The Jayhawkers have already vindicated their reputation for daring, celerity, vigor, and pluck.
Night before last, two companies, B and H, and part of Company A, under Capts. Swoyer
, commanded by Col. Anthony
, left camp for Majors' Farm, about ten miles south, where the Government
wagons and oxen were coralled.
Reports had come in that a force of rebel guerillas, under Col. Hays
, which were reported encamped on the Little Blue, had threatened to attack the train.
Yesterday morning early, Company C, Capt. Jenkins
, was sent to reinforce.
Information was soon after received that a fight had taken place, and some of our boys killed.
This latter was confirmed by the arrival of messengers for the surgeon.
It appears that Col. Anthony
, receiving information Sunday night that there was a rebel camp at a point eight or ten miles southeast of Majors
', after consultation with his officers, determined to make an attack early in the morning.
By six A. M. the command, consisting of one hundred and ten men, was composed of parts of Companies A, B and H, the first under Lieut. Lobnis
, the others under Capts. Swoyer
The rebel encampment was located at some distance from any main road, and in a very dangerous and strong place.
The exact force was not known, but supposed to be double our own. After a sharp ride, the pickets of the enemy were discernible.
They fled at our approach, and gave notice to the camp.
About three-fourths of a mile from the creek, the command dismounted; the horses were left in charge of Company H.
The guide, a secesh named Gray
, broke and ran back, but was stopped by Col. Anthony
, who compelled him to remain by his side throughout the fight.
Pushing through the brush, Company A charged down the river bank, through a narrow and rocky ravine, driving the bushwhackers from their hiding places as they advanced.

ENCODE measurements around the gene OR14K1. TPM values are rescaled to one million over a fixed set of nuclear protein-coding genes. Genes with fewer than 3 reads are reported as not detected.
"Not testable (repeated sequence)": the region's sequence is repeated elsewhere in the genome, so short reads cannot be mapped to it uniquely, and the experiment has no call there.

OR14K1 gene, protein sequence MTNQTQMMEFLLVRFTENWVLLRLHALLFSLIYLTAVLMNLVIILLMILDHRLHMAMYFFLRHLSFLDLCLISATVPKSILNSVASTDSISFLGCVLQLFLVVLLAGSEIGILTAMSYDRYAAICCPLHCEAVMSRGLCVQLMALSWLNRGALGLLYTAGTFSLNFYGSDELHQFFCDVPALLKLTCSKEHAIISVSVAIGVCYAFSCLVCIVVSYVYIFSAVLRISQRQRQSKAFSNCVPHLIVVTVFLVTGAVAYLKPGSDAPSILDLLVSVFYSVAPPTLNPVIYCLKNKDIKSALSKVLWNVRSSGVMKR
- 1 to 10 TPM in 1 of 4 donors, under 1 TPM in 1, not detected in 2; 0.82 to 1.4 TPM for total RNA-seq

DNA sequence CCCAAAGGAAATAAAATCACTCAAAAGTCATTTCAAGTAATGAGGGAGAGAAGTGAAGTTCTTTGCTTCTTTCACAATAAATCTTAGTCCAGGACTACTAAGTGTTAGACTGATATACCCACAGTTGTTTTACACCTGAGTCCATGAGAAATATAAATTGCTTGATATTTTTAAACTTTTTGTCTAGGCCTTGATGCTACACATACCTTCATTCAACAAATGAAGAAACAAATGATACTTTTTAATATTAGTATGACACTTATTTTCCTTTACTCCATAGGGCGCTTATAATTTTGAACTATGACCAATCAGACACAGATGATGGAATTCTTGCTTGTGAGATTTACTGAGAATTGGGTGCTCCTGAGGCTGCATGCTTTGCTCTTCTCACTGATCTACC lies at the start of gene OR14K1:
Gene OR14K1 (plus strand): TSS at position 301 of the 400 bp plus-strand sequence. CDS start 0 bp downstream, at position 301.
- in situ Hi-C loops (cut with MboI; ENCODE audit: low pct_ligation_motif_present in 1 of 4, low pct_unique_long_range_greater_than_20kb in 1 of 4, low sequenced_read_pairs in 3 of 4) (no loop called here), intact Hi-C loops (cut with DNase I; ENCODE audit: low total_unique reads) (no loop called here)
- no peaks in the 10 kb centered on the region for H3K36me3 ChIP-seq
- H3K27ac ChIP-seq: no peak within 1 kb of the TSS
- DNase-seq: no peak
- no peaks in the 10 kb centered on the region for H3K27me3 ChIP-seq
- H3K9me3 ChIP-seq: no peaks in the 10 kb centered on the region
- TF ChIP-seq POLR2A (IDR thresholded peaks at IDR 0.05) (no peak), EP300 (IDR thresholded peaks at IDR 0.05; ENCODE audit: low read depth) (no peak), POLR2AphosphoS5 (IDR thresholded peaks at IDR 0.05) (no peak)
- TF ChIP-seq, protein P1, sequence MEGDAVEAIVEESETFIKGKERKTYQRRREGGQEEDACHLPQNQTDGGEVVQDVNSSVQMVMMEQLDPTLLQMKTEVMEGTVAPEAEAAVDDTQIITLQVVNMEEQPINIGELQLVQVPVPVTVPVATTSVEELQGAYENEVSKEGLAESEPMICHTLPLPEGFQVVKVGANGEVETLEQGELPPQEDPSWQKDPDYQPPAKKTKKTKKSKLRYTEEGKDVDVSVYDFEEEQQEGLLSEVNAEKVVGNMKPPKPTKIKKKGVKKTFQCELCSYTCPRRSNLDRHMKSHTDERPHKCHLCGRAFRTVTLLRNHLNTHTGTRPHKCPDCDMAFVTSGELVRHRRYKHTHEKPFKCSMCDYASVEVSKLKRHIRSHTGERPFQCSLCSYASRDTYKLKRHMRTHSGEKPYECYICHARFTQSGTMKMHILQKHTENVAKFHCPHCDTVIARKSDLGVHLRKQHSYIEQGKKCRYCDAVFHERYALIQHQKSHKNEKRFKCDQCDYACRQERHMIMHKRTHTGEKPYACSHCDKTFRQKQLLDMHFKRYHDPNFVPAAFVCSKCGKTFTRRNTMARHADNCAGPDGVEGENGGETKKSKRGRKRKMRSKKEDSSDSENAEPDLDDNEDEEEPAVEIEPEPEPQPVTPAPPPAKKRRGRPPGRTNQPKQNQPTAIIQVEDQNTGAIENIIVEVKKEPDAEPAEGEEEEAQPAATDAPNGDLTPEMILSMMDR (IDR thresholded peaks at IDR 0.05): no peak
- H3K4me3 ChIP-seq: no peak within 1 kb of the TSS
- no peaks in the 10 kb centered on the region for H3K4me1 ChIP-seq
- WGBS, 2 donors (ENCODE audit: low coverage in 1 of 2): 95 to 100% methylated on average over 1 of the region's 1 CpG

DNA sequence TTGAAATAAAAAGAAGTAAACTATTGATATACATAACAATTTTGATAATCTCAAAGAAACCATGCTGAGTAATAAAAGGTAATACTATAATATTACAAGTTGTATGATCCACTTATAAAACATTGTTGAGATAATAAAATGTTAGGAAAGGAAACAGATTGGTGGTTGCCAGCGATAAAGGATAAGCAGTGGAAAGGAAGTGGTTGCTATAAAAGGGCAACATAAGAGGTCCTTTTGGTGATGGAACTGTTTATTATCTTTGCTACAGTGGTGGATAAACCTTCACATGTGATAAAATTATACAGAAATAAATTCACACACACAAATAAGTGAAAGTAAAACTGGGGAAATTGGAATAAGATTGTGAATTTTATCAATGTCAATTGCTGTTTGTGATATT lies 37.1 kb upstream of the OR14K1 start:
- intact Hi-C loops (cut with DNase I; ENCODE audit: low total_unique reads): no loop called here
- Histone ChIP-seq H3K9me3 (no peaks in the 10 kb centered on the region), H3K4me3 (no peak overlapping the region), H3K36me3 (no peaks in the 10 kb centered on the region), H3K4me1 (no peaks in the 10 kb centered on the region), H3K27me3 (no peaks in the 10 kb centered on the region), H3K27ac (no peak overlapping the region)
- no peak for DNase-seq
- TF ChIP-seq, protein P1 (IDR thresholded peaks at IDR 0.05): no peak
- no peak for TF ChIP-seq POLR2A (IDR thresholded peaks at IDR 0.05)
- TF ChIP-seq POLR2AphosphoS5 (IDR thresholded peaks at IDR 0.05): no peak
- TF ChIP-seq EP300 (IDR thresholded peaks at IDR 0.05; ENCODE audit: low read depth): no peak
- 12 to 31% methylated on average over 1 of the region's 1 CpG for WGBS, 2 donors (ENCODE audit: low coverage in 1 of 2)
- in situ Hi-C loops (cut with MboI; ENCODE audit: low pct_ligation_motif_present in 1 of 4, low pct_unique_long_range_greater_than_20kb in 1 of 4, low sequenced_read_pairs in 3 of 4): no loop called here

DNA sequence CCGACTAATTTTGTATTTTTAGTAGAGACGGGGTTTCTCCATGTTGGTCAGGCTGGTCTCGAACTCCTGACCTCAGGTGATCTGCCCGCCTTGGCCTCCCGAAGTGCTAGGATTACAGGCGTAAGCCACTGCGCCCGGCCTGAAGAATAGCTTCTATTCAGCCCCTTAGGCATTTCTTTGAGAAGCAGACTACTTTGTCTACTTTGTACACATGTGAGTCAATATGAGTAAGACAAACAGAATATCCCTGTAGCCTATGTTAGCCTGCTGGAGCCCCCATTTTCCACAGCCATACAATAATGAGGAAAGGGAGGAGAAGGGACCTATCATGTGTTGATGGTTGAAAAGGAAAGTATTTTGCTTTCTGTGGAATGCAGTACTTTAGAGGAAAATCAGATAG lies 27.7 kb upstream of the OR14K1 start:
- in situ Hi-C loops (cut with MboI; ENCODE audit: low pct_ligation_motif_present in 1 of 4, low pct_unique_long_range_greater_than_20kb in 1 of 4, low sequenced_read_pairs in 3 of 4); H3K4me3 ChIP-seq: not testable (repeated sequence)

Company B, under Capt. Swoyer
, swung round to the top of the bluff.
To show the position of the rebels, a slight explanation may be necessary.
After passing the undergrowth, some half mile from the horses, two deep ravines were discernible, running to the right and left, winding down to the stream round a high bluff, the top of which formed a plateau, upon which a large number of rebel horses were picketed.
It was on this plateau, and through the upper part of the right ravine, that Swoyer
's men charged.
Down the left one to the stream went Colonel Anthony
and Company A.
On the east side of the creek they found a number of tents ensconced between the bluffs and jutting rocks.
On the opposite bank of the stream, on the bluffs commanding the east camp, was another encampment, which, with the force at command, it was impossible to reach.
drove the secesh from their holes below, while Capt. Swoyer
did so above.
Every rock and stump was used for cover.
The natural defensive strength of the place was very good, and the fighting was almost hand to hand, men on both sides bringing the muzzles of their rifles against each other.
It was evident that the rebels were over four hundred strong, and well armed.